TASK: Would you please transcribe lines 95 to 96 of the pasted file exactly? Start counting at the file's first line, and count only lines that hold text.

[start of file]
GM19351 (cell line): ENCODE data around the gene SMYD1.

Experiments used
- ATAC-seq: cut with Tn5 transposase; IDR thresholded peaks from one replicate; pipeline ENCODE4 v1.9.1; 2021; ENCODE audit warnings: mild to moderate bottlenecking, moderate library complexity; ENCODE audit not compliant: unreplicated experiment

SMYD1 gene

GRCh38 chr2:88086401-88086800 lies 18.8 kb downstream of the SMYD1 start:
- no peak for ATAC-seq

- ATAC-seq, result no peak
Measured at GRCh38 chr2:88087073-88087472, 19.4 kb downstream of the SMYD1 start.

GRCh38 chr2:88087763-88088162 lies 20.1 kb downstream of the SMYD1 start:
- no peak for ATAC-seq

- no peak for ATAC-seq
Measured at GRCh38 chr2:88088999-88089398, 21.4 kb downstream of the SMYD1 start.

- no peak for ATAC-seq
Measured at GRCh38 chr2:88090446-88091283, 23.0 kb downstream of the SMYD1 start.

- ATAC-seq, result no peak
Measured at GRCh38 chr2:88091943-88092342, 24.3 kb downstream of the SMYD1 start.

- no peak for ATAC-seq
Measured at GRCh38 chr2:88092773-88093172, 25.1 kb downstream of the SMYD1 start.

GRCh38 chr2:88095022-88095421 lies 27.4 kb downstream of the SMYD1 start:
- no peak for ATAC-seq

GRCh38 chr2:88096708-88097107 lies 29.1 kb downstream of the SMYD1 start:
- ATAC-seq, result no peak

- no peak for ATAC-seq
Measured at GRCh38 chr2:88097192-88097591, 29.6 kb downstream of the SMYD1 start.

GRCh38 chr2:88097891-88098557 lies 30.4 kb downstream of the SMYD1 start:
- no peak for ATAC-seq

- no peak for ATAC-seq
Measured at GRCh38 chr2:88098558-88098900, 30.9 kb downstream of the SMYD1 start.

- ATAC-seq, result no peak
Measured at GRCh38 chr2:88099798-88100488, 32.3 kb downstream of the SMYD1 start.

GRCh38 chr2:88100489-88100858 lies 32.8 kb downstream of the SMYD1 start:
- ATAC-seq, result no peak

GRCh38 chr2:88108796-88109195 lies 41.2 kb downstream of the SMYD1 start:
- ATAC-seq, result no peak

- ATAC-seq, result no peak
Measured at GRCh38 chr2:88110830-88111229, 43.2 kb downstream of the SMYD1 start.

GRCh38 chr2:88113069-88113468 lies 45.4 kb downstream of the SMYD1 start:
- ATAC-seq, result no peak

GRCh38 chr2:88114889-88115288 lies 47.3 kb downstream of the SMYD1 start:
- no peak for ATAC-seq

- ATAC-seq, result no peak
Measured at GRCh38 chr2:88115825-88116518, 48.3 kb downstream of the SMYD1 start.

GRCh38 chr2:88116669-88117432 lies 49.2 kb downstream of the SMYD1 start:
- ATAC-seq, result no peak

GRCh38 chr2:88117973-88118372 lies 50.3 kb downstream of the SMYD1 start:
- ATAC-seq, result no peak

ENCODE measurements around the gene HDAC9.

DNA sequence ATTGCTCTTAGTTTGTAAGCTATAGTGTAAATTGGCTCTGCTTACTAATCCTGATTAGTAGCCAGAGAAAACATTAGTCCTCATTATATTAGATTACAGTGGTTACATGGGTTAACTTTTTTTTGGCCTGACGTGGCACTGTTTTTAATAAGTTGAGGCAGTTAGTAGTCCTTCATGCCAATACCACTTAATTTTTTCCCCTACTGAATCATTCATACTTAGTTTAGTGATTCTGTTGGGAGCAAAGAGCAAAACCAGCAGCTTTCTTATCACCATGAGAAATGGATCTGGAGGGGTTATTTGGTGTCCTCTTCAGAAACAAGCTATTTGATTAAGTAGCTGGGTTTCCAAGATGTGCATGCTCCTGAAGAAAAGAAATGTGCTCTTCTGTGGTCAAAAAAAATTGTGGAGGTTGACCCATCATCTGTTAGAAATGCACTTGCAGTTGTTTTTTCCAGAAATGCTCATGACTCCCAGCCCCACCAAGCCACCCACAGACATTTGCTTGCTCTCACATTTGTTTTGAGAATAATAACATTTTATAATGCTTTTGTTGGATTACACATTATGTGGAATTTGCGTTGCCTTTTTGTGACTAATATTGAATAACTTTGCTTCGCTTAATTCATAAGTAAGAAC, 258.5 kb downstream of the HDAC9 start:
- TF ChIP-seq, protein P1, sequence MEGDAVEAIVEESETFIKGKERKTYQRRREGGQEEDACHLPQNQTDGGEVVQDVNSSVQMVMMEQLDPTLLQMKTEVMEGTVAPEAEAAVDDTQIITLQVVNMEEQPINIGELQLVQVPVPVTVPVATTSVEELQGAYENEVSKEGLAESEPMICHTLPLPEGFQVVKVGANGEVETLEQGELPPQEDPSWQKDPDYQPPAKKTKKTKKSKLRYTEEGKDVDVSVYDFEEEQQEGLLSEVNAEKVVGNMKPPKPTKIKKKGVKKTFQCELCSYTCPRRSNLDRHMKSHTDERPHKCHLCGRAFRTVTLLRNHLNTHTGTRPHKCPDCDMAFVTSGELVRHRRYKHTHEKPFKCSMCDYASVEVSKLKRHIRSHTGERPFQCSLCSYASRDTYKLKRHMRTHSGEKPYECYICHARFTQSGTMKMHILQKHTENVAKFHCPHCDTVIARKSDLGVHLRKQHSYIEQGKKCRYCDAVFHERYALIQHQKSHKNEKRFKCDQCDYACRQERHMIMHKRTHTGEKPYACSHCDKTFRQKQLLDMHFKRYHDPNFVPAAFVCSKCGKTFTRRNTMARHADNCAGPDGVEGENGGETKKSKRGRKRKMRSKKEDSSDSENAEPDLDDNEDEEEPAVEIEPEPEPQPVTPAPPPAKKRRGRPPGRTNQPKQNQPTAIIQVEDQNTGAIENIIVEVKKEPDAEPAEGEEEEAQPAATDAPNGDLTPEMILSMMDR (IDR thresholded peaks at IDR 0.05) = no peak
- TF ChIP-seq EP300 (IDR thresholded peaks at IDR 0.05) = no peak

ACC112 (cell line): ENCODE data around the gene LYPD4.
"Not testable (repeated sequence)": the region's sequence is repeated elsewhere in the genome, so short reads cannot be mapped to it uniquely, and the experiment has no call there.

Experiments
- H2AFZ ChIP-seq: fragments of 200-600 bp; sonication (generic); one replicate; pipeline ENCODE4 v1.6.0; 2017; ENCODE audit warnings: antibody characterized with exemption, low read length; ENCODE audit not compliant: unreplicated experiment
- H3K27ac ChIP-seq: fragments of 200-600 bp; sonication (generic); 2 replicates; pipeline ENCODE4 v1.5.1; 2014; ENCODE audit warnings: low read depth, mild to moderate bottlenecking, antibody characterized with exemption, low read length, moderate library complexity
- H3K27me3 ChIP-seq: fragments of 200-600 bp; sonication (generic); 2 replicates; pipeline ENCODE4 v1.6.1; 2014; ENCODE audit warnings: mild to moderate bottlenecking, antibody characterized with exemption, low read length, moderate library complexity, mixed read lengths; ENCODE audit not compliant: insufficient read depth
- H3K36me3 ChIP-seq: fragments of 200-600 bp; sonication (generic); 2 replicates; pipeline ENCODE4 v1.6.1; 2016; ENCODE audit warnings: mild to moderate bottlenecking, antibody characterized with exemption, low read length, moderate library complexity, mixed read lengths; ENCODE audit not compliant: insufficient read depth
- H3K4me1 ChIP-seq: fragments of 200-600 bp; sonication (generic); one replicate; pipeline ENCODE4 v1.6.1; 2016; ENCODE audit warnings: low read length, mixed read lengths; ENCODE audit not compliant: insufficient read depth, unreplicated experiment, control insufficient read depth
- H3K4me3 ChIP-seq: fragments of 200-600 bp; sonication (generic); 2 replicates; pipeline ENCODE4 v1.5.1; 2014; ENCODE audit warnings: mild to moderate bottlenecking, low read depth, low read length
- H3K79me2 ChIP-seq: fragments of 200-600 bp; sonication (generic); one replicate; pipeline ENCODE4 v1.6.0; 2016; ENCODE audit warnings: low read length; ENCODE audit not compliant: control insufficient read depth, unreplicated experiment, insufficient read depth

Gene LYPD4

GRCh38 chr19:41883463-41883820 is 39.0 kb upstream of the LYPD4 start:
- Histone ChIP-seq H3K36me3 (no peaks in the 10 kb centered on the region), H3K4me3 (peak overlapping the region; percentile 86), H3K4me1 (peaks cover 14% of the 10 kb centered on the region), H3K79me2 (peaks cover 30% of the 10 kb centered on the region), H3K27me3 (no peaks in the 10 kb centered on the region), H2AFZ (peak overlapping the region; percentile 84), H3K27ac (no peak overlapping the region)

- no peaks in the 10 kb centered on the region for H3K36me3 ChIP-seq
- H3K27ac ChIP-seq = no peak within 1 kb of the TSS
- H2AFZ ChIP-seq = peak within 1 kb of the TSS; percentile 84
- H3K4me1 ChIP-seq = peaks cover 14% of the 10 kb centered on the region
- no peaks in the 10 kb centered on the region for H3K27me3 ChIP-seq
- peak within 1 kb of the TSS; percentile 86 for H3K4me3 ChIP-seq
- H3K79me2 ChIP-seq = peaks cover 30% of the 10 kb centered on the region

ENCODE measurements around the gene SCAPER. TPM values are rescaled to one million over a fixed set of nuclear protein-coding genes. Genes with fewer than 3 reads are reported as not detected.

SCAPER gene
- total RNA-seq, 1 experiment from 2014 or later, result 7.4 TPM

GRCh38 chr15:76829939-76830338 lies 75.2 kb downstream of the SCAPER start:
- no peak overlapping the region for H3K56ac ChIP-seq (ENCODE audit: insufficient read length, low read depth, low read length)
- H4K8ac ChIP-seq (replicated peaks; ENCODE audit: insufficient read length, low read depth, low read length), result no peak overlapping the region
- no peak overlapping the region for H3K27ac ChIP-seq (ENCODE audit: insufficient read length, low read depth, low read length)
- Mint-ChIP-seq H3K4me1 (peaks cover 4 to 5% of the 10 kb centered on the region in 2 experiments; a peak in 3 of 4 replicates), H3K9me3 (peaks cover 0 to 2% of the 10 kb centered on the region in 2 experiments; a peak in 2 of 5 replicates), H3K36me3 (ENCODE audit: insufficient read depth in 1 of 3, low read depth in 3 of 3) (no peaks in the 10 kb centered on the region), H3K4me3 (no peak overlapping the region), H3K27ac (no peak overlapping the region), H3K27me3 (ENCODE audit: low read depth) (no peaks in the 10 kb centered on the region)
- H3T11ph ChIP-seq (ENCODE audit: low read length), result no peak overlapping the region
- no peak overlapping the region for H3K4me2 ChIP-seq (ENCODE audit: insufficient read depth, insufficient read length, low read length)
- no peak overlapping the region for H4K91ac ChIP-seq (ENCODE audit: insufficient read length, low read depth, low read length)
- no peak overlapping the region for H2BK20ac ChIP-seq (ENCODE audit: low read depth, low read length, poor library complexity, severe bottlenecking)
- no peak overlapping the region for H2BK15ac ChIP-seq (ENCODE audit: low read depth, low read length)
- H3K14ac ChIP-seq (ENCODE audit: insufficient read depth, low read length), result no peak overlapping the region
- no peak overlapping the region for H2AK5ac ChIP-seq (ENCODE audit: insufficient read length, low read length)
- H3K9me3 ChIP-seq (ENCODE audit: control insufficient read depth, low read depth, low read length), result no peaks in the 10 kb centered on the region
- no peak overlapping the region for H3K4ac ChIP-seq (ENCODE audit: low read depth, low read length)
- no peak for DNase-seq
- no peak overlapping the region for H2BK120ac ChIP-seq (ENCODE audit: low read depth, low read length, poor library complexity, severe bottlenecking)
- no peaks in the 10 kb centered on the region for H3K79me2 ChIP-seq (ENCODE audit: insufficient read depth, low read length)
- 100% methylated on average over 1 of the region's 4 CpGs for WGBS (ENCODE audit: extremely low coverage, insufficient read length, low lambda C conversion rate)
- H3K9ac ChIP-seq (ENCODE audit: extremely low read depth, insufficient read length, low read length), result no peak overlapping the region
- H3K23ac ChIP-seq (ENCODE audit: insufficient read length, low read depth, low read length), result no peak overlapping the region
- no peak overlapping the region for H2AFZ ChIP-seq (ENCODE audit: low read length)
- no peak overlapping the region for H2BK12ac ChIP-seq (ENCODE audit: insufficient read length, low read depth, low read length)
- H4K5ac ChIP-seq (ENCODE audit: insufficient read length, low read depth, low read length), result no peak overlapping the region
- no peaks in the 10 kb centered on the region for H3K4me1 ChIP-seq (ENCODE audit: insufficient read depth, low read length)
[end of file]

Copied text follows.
- no peak overlapping the region for H2BK12ac ChIP-seq (ENCODE audit: insufficient read length, low read depth, low read length)
- H4K5ac ChIP-seq (ENCODE audit: insufficient read length, low read depth, low read length), result no peak overlapping the region